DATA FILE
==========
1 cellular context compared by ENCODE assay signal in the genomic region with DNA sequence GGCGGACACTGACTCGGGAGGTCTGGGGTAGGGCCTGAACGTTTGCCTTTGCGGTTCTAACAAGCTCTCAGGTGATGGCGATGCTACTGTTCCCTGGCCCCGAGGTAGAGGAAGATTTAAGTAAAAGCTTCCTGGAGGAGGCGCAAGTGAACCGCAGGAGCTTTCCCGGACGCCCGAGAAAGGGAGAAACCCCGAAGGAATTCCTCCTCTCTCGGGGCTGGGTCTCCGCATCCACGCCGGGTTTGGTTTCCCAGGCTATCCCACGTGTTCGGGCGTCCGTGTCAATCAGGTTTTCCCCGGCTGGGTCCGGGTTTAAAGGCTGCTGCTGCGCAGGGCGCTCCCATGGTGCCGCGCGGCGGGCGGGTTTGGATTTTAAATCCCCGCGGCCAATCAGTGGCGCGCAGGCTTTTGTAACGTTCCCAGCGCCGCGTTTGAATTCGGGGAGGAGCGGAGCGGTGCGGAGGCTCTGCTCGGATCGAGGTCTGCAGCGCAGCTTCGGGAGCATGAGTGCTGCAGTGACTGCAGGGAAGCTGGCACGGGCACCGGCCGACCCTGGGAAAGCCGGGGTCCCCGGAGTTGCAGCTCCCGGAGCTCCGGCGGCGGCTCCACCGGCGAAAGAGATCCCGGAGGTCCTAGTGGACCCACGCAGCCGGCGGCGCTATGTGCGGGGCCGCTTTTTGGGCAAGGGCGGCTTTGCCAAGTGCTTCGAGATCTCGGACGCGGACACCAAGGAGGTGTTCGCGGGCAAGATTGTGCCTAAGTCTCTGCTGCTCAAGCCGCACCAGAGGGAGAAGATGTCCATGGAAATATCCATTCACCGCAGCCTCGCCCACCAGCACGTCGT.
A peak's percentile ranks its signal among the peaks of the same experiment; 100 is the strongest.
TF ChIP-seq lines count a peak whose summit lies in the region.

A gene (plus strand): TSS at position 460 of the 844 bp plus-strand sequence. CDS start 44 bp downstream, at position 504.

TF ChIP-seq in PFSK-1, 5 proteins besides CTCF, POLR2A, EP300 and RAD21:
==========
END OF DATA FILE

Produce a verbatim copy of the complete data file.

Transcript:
1 cellular context compared by ENCODE assay signal in the genomic region with DNA sequence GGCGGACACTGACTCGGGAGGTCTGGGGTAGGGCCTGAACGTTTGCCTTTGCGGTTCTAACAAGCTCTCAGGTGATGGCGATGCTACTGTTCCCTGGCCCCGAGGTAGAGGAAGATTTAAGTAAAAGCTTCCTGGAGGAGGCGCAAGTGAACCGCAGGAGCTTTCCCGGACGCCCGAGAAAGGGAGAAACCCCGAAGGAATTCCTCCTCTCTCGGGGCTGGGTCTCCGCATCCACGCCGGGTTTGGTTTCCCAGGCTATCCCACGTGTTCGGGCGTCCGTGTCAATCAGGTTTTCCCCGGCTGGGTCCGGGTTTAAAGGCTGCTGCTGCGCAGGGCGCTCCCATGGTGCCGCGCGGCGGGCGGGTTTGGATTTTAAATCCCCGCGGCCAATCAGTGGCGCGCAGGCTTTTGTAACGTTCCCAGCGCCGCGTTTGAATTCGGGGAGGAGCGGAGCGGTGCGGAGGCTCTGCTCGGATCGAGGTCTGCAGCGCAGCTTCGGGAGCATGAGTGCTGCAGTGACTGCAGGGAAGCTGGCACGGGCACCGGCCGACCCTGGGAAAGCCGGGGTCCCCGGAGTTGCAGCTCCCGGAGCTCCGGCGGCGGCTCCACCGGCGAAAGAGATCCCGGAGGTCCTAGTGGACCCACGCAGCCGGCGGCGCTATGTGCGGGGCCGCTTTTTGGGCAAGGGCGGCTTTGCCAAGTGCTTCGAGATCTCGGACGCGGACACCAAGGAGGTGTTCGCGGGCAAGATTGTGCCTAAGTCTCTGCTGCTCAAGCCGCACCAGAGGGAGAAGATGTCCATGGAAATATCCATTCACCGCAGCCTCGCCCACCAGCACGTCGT.
A peak's percentile ranks its signal among the peaks of the same experiment; 100 is the strongest.
TF ChIP-seq lines count a peak whose summit lies in the region.

A gene (plus strand): TSS at position 460 of the 844 bp plus-strand sequence. CDS start 44 bp downstream, at position 504.

TF ChIP-seq in PFSK-1, 5 proteins besides CTCF, POLR2A, EP300 and RAD21: